Bob Cemovich, the head guy, saw the project to completion and stayed in contact with me for a few years.
Allan Slipher, Bob’s #2, finished in Moldova and ended up on another project in Bratislava, Slovakia. I offered to introduce him to some friends I knew there including the former Ambassador, Josef Sestak, but got no reply.
Steve, the lead attorney and #3 in command, took on the identical project in Georgia. Partly because of reform-minded Eduard Shevardnadze, President and former USSR Foreign Minister and reformer with Gorbachev, farm privatization in Georgia advanced quickly and was completed before Moldova’s. No doubt Steve’s experience in Moldova helped to expedite the quick result.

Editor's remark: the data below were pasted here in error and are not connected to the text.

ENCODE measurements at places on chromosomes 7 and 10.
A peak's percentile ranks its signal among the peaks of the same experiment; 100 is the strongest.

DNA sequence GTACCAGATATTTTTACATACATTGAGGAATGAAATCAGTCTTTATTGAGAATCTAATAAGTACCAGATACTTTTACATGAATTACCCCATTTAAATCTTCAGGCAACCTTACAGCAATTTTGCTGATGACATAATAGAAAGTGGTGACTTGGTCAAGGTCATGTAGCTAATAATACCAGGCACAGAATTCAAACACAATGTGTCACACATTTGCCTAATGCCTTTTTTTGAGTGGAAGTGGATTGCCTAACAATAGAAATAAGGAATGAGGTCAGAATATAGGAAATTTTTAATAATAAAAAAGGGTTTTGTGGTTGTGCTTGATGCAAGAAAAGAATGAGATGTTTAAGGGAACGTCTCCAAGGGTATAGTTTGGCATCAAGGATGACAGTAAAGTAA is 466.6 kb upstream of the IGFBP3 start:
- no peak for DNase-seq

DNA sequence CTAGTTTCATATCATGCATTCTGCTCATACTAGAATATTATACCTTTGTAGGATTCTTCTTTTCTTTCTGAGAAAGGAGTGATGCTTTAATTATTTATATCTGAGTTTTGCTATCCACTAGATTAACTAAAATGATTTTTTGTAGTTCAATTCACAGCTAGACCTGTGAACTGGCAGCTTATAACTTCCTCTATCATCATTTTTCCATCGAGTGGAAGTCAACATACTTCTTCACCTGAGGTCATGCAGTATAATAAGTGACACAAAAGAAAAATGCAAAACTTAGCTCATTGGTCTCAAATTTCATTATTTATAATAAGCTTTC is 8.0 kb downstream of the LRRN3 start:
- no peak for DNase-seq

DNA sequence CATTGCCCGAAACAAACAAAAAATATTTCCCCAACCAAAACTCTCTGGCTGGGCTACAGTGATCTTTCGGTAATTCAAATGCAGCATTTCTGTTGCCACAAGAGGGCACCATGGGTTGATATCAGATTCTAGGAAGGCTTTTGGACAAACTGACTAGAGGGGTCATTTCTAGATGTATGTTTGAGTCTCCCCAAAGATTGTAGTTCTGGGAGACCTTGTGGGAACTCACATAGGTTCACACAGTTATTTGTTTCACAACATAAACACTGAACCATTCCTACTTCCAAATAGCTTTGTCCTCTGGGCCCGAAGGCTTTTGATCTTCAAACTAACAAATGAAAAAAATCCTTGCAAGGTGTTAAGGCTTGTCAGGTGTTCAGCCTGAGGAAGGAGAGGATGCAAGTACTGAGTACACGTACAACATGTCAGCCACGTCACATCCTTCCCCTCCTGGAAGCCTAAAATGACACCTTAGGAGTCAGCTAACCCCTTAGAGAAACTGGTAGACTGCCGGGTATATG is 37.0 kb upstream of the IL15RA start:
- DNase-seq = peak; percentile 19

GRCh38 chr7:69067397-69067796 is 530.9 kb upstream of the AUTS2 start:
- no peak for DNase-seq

Robert Mitchell, attorney, helping to write the land code, was from Seattle, but it seemed like he never lived there. After Moldova he went on to help with a land reform project in Indonesia. That was the last I heard from him.
Sean Carmody, VOCA, from Iowa was burned out and left the foreign service, but got a job with the Federal government in DC, helping to gain approval of African-grown crops for importation into the U.S. His first Peace Corps assignment had been in Africa from which he had told stories of racism. Early after his arrival there shots rang out and 2 fellows ran down the street laughing that they had killed someone who was, evidently, the wrong shade of black. And he told of the little girl who died because the father would not allow Sean to take her to the hospital. Sean also served in the PC in Korea where he met his wife.